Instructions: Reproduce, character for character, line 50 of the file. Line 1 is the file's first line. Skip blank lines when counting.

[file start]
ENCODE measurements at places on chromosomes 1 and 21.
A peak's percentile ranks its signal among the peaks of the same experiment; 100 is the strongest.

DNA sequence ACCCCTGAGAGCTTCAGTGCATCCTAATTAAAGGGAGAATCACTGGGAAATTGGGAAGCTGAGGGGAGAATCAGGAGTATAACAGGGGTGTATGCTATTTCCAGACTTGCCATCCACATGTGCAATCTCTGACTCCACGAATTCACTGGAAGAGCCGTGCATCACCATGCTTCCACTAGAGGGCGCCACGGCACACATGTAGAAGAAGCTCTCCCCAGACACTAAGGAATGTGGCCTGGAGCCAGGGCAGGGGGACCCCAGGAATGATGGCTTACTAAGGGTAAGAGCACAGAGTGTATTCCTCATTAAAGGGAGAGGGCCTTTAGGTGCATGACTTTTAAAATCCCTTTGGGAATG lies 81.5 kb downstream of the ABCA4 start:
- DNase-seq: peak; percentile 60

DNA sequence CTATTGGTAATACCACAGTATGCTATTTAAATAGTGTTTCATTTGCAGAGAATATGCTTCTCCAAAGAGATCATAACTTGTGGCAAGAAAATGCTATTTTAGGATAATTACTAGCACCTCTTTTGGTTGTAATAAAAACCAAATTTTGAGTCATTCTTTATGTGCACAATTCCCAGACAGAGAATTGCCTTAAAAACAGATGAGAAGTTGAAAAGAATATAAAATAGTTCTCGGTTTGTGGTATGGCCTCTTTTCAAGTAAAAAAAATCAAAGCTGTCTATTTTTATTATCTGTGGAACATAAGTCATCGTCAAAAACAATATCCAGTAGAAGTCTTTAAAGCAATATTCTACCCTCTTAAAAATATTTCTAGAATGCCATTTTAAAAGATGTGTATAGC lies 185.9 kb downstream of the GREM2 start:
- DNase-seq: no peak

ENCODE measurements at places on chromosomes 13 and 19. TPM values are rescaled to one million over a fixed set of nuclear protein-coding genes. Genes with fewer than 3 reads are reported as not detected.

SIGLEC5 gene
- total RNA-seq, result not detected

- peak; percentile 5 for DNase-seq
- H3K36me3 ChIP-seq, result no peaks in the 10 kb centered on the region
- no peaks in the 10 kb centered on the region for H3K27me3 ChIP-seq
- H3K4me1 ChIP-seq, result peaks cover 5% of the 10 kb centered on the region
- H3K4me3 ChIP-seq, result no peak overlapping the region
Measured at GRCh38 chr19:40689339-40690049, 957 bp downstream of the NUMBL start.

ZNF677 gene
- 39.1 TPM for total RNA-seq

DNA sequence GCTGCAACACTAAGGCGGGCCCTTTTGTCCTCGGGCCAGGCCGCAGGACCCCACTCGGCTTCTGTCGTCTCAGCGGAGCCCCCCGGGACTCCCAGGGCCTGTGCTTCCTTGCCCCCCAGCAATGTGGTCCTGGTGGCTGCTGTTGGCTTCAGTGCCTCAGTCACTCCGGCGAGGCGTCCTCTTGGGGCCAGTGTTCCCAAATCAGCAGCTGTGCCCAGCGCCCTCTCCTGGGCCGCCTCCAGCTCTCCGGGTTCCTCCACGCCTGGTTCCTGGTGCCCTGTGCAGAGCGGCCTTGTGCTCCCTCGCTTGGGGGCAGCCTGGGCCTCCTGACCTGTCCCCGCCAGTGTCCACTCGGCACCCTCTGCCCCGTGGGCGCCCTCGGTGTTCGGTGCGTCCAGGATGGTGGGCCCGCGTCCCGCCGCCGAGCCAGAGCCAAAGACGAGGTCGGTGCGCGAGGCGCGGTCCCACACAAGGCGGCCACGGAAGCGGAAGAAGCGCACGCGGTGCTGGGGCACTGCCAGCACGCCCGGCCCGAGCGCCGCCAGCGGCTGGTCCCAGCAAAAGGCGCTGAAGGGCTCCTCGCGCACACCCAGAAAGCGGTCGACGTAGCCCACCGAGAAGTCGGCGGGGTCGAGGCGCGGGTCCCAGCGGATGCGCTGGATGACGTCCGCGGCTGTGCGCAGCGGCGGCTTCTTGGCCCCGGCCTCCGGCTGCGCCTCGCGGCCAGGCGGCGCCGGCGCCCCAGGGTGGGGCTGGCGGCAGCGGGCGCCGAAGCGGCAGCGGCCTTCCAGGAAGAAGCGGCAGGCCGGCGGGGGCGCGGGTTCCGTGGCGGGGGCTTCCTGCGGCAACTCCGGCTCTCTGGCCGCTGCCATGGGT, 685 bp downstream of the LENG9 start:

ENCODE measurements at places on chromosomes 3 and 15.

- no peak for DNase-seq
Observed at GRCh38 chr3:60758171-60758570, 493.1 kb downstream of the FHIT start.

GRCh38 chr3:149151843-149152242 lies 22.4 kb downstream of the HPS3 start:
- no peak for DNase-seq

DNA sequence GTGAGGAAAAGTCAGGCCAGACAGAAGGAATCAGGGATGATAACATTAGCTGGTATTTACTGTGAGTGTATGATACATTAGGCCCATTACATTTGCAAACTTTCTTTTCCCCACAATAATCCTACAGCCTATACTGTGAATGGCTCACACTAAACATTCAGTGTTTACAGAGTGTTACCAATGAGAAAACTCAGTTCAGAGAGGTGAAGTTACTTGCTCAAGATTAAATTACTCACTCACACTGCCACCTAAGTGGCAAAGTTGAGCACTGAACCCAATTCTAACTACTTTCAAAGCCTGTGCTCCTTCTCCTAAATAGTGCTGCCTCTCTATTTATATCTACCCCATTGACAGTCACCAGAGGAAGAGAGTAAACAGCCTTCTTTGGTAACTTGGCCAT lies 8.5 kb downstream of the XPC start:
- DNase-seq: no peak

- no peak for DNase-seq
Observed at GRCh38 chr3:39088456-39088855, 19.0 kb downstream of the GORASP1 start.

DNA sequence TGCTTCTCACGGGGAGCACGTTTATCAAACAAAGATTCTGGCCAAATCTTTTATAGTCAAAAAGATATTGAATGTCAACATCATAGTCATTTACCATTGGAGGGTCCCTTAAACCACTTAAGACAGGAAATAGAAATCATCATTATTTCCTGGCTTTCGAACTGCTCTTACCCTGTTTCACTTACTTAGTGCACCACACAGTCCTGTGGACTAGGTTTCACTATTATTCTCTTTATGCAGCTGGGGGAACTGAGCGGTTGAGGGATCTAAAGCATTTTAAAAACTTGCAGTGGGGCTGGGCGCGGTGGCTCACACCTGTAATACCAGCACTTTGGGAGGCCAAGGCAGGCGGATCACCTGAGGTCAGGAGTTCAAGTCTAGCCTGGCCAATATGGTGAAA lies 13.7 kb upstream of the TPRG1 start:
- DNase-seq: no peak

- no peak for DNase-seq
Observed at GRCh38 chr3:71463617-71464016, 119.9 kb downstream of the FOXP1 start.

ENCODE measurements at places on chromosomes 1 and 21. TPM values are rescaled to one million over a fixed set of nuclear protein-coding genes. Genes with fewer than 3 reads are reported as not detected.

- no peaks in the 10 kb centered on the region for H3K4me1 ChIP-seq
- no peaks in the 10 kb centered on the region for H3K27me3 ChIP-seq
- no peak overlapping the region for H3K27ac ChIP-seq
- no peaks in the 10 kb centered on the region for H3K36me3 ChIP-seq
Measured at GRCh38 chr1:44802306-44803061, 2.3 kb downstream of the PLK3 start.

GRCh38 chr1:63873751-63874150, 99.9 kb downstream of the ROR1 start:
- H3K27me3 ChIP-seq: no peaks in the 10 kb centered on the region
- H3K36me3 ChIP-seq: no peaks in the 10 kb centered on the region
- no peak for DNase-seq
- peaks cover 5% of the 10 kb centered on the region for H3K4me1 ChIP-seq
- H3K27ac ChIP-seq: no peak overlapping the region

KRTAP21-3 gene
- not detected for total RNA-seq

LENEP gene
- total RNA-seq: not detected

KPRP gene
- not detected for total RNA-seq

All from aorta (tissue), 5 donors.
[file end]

All from aorta (tissue), 5 donors.